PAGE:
If we look at the ZeptoSDR and PicoSDR faceplates, they each have the following ports: Ref In, Ref Out, RX, TX and PPS In (each connector is doubled in 2×2 MIMO configuration).

The purpose of the RX and TX ports is straight-forward – they are used to plug in the transmit and receive antennas. To understand the uses of the Ref Out and Ref In ports, we need to understand the clock management circuitry of the FMC radio card in both systems.

The FMC radio can be divided into three main blocks: RFIC (LMS6002D), RF path (includes the filter banks and LNAs), and clock/reference management.

The TX and RX ports are connected to the RF path block, which in turn is connected to the LMS6002D chip. The Ref In and Ref Out ports are connected to the clock management section. The most important part of the clock management section is the PLL, which uses 30.72 MHz or the Ref In input clock as a reference to generate the required clocks for the LMS6002D chip.

There is also a PLL inside the RFIC that generates the actual local oscillators for RF transmission and reception. Three clocks are sent to it: the ADC clock, the DAC clock, and the 30.72 MHz clock.

The ADC/DAC clock is also sent to the FPGA, which means all the data flow between the ADC/DAC and the FPGA can be directly synchronized in one system. However, when you have more than one FMC radio in a system (for example, in PicoSDR 2×2, 4×4 or two 4×4 systems), the 30.72 MHz clock references for each FMC radio will definitely be different. The exact frequency of each clock differs when they get out of the factory. Their frequency may also drift over time and change depending on the temperature.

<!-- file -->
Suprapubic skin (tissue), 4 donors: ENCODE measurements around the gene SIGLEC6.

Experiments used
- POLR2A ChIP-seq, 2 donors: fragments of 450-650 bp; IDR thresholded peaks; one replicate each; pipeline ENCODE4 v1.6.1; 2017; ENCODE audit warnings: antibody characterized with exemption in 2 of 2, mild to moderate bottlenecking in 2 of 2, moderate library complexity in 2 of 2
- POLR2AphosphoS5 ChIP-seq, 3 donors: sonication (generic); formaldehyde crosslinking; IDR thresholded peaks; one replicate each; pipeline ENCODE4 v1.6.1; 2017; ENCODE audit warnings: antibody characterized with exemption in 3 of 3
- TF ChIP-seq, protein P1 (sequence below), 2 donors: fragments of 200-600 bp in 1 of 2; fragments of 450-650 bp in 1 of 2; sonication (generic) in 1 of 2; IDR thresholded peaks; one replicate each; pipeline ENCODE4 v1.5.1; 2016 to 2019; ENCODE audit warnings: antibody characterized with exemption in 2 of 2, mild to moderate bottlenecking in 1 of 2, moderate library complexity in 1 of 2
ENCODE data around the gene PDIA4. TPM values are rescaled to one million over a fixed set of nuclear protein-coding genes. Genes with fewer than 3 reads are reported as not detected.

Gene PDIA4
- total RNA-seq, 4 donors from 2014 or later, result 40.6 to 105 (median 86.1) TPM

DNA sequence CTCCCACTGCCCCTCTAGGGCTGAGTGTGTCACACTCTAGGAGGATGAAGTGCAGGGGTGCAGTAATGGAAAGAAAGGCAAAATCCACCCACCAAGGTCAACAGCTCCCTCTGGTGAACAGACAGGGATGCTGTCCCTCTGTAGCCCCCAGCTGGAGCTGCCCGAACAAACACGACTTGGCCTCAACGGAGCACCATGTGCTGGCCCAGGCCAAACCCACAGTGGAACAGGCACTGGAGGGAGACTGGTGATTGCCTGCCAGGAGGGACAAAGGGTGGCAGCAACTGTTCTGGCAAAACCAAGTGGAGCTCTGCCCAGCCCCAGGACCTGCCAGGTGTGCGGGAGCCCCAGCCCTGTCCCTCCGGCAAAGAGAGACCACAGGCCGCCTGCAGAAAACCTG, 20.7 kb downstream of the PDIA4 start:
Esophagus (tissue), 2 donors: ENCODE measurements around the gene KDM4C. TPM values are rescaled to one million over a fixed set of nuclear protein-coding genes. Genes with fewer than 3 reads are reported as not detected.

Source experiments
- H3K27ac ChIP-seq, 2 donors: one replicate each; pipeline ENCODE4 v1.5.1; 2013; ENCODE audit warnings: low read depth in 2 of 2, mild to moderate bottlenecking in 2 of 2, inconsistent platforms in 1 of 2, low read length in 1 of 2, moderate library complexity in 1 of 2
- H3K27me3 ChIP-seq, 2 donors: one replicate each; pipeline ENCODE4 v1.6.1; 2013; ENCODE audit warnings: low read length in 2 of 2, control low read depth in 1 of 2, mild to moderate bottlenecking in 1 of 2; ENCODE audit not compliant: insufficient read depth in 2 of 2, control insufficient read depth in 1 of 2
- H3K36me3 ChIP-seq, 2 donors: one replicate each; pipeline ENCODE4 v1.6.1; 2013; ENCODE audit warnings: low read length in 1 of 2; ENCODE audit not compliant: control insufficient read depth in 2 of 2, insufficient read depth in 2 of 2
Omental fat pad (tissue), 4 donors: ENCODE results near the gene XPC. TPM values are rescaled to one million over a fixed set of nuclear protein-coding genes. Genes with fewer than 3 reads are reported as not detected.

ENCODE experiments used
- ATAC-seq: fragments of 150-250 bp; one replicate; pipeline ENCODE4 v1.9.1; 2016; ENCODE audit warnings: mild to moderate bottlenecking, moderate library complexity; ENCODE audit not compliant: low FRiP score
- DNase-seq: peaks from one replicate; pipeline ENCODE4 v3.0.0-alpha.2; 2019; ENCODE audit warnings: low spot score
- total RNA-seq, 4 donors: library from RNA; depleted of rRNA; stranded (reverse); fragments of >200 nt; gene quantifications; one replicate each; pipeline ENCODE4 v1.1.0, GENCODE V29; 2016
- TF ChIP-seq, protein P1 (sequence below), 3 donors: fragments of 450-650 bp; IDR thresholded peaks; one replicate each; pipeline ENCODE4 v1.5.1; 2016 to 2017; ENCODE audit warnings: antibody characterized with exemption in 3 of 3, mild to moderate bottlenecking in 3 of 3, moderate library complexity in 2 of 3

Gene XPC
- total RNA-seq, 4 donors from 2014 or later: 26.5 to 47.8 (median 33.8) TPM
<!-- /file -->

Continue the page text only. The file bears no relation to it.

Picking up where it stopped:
This is where the Ref In and Ref Out ports become very useful. You can use the 30.72 MHz reference clock from one FMC radio as a reference for the others by daisy chaining it between the boards. This guarantees that each PLL will use the exact same reference frequency, which in turn will make the PLLs generate the same frequencies.

Note however, that since a PLL device has a variable locking time, the generated clocks will not be synchronized in phase. Phase synchronization will be covered in Part 2 of this series.